Tré had seen Brandon in their brief wrestling costume hundreds of times over the three years they’d tagged together. But he still admired how amazing his partner looked. His bare arms glistened with oil under the lights, the muscles in his biceps sharp and defined. And his thighs… Tré stared, watching the muscles flex under smooth skin as Brandon went through his pre-match stretches. His feet spread wide, Brandon bent at the waist, arms extended along his legs to grip his ankles. Tré didn’t outwardly react to the unintentionally provocative pose, but in his head, it was basically a parade of panting, drooling heart-eye gifs.
He didn’t want to perv on his partner. So, while he might look when Brandon didn’t see him, he’d never do or say anything to make him uncomfortable. And that was why he could never speak up about his feelings for his friend. Coming on to him could jeopardize their friendship, and Tré didn’t want that. He’d rather hide his attraction than do anything to risk losing Brandon in his work and personal life.
Tré was still staring when Brandon straightened and looked over his shoulder. He grinned when he met Tré’s eye.
Embarrassed heat crawled up Tré’s neck. “Yep. Let’s do it.” He looked away after answering and tugged his hood up to hide in case his expression betrayed that embarrassment. His face heated further when he caught sight of Chance watching him.
“Smooth,” Chance teased with a grin and a thumbs up.
Tré responded by giving his friend the middle finger.
Holding back a laugh, Chance pointed at the sound guy to queue up their music, then gave Tré and Brandon the signal to go out.
They went through the curtain and walked down the ramp together, a little swagger to their step as they kept pace with the happy hip-hop beat of their theme song. The music was reminiscent of something that would be played at a summertime barbecue, and it always had the crowd up on their feet and dancing. Brandon pointed at fans in the audience, walking close to the rail to give out high fives. Tré played it cool, letting his partner work the crowd.
In the ring, The Black River Boys, Payne and Gnash, stood waiting. Their long, stringy black hair hung in their eyes as they sneered and watched Tré and Brandon strip out of their ring jackets. Once the Pittsburgh Power Machine music stopped, the ref called for the bell. Tré stepped back through the ropes to stand in his corner, letting Brandon start the match. To get the crowd hyped, Brandon went after Payne with a flurry of kicks, forcing the bigger man to put up his arms in an attempt to shield his face. But both men knew how to work a crowd, and the fans couldn’t cheer for Brandon to climb to victory if he was on top the entire match.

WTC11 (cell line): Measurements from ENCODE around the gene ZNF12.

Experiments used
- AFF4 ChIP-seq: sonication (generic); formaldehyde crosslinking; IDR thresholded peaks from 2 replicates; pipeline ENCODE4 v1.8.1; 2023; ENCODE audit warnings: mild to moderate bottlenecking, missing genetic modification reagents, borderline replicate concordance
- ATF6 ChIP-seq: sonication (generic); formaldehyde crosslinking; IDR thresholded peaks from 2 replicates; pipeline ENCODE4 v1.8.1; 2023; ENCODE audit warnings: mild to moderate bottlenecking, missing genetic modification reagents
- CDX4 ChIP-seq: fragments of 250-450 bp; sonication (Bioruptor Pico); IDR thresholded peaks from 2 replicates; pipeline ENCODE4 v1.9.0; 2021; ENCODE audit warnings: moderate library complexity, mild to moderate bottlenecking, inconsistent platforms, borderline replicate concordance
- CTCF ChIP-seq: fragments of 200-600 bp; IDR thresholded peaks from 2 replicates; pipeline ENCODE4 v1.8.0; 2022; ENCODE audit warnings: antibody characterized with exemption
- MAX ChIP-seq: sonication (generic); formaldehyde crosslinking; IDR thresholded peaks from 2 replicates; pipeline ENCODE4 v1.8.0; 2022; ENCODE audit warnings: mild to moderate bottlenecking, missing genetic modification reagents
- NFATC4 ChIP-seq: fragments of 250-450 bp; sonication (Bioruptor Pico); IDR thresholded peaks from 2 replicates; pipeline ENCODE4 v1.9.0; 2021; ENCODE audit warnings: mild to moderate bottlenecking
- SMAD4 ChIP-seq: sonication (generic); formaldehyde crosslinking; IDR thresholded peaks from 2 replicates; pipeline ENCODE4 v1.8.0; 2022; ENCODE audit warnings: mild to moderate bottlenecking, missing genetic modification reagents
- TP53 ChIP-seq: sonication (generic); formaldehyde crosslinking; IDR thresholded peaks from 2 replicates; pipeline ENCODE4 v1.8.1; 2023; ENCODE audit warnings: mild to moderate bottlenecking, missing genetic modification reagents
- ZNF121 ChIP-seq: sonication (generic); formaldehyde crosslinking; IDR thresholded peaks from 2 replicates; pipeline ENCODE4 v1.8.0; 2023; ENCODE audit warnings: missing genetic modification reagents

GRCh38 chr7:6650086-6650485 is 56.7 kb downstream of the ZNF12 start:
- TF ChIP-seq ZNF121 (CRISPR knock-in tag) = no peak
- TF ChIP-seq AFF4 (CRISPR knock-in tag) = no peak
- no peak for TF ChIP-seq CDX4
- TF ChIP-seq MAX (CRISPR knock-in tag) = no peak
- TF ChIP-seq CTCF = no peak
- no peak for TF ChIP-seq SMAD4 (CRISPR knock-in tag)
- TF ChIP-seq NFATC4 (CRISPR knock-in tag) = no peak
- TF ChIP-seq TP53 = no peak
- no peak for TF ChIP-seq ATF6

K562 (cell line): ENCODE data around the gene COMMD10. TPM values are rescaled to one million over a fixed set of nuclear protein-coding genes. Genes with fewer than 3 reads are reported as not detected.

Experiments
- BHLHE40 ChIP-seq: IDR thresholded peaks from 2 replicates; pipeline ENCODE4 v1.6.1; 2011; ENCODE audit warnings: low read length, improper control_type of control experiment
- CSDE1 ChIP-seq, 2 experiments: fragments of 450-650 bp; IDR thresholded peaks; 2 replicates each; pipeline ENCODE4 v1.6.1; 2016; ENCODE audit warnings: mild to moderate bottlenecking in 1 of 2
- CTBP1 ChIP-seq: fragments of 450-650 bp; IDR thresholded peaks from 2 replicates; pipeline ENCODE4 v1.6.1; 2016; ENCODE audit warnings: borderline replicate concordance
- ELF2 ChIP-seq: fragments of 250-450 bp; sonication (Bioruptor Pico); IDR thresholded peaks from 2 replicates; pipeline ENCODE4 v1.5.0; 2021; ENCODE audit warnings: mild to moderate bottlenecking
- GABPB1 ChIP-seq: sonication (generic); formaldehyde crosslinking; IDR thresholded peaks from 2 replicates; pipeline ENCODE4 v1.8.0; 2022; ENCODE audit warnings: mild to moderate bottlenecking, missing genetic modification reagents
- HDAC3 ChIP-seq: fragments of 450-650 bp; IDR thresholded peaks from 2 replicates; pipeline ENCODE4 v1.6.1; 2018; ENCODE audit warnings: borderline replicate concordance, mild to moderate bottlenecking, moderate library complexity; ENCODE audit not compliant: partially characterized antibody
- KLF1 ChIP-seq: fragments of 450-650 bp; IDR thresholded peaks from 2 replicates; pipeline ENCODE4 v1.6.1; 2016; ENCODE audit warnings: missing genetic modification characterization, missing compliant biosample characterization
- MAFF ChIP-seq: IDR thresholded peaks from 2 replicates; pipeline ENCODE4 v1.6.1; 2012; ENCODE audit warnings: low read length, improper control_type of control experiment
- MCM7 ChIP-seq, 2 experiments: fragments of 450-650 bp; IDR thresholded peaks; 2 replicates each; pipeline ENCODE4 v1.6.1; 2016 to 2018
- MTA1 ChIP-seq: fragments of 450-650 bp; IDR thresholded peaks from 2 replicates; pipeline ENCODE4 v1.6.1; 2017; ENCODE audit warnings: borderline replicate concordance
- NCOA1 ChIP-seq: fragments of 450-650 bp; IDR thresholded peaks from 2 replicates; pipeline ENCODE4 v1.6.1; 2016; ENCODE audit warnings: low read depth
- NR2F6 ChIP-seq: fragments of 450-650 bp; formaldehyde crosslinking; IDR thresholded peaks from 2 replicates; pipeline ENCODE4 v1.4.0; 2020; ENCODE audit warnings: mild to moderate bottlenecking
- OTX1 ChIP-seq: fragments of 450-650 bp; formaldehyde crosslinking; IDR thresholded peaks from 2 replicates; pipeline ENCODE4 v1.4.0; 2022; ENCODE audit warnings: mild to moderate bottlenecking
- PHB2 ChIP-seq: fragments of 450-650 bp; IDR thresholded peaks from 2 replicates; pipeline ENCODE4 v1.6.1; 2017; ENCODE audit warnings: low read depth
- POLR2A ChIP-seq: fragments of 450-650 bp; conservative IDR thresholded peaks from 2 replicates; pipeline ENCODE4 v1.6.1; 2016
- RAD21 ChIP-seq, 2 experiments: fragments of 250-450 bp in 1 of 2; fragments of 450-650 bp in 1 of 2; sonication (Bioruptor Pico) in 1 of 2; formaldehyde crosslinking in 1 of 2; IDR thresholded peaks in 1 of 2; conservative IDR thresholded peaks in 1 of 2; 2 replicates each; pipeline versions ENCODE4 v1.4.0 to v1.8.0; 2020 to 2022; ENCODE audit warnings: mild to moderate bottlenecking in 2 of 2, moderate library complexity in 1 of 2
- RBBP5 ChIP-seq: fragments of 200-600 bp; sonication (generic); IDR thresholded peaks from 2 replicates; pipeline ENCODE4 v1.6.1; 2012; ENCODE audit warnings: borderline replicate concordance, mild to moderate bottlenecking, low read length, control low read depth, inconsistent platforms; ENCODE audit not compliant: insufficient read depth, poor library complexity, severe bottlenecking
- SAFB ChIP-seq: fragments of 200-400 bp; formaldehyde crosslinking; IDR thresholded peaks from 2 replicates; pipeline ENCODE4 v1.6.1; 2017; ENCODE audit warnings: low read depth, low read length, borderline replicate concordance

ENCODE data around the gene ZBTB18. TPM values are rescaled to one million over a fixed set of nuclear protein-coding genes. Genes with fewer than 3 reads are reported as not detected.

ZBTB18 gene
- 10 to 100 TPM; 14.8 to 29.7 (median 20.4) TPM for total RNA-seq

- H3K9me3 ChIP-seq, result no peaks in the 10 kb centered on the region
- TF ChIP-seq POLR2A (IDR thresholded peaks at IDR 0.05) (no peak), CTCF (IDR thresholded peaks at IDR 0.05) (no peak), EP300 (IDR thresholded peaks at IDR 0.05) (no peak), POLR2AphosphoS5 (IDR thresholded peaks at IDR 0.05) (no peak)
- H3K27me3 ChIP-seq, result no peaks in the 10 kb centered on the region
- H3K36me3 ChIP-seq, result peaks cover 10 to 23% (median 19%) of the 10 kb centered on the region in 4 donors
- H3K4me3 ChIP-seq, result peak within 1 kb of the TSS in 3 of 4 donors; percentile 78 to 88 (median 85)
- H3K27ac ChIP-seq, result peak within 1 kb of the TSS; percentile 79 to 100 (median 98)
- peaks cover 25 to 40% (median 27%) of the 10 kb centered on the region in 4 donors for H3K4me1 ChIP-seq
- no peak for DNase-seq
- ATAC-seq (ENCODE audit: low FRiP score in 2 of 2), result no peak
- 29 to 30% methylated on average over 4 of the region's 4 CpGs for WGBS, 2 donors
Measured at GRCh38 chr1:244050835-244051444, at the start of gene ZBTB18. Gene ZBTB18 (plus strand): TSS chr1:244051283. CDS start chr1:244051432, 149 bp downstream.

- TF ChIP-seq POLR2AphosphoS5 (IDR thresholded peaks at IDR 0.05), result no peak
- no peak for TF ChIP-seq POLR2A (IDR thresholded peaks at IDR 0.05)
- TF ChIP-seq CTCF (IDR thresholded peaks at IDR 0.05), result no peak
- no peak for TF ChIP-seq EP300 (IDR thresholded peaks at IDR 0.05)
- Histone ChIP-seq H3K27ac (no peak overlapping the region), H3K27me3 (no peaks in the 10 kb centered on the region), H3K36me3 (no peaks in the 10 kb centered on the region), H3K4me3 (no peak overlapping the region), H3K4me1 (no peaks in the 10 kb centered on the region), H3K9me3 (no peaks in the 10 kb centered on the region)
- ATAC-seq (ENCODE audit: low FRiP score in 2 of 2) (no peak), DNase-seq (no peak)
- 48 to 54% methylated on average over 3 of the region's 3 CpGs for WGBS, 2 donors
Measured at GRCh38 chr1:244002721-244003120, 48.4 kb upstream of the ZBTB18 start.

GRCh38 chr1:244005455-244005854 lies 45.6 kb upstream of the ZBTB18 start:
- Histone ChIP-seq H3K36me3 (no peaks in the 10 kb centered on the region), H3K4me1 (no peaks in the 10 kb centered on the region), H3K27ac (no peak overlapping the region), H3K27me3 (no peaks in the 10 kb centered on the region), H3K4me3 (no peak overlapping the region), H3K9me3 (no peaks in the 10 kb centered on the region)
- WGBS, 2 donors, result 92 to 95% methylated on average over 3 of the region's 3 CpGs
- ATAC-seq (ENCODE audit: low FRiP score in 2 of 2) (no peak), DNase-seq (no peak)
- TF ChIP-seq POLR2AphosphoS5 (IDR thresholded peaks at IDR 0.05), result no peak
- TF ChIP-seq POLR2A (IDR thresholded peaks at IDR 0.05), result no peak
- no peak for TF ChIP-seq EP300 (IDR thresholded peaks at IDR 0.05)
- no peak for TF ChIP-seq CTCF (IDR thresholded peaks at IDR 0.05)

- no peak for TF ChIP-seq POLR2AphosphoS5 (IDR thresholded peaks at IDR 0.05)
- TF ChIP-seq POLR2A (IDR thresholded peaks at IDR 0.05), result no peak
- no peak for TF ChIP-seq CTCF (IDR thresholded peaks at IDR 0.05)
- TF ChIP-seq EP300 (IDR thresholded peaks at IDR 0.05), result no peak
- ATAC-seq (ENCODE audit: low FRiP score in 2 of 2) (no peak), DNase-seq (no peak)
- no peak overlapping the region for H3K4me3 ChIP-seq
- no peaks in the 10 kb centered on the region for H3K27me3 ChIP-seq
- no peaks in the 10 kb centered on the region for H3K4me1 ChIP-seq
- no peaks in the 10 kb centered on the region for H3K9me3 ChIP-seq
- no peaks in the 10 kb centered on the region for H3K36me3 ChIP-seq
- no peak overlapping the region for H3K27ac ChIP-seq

Just when it seemed as though Brandon would win it for them a minute in, Payne came roaring back and slammed into him with a flying tackle. Tré winced as Brandon’s much smaller frame went down hard in the middle of the ring. That landing on canvas stretched over a thin pad with unforgiving plywood beneath would probably bruise his partner’s back.
Brandon rolled to his front, the light catching the sparkling letters on the rear of his trunks as he slapped the mat in frustration. Tré held back his grin when the audience groaned in disappointment at having what looked like a sure victory snatched away. His partner was one of the best at gaining a crowd’s sympathy.
Brandon’s ability to connect with the crowd was one of the many reasons there was no one else in the business Tré would rather tag with. He would never let it show on his face in front of a live crowd—hell, he wouldn’t even let Brandon know—but working with his partner was the best part of his career. He didn’t remember the day it happened, or even the city, but he’d been standing in this exact spot, watching Brandon flip across the ring, wrestling his heart out, when he’d first fallen for him. And every night since then, he’d kept his feelings hidden.
Tré got ready, knowing Brandon was about to make his way to their corner for a tag. He held his hand out for Brandon to slap his palm, then stepped into the ring to have his own go at Payne.
They were fairly evenly matched in size, but Payne wrestled like a berserker while Tré used calculated power moves. He stopped Payne’s wild charge by grabbing him in wrist lock, twisting his arm up behind him and slamming the big man down hard. Payne quickly retaliated, knocking Tré’s legs out from under him with a chop block. They were both on the mat now, and Tré had to struggle to gain the upper hand. He managed it, but when he wasn’t able to get a pin after several minutes of being in control, he tagged Brandon back in to let him have another turn.
Once again, he stood on the ring apron, watching as Brandon worked against Gnash. The bigger man flung Brandon across the ring, where he crashed into the corner turnbuckle. The impact made Brandon stagger backward and fall to the mat. He’d taken a lot of punishment already, and now their opponent ran over and started stomping on him. The crowd erupted in a mix of booing at Gnash and cheering for Brandon to get back to his feet. Brandon rolled, dodging some of the kicks before struggling upright.
Once he made it up to one knee the crowd started cheering even harder. Brandon pushed out at Gnash, making him stumble off balance and giving himself enough room to make it upright. Spinning around, he caught Gnash on the jaw with a high kick. Then Brandon collapsed again, although this time he was facing their corner.
Tré leaned over the ropes, reaching for his tag partner. “C’mon, man! You can make it!”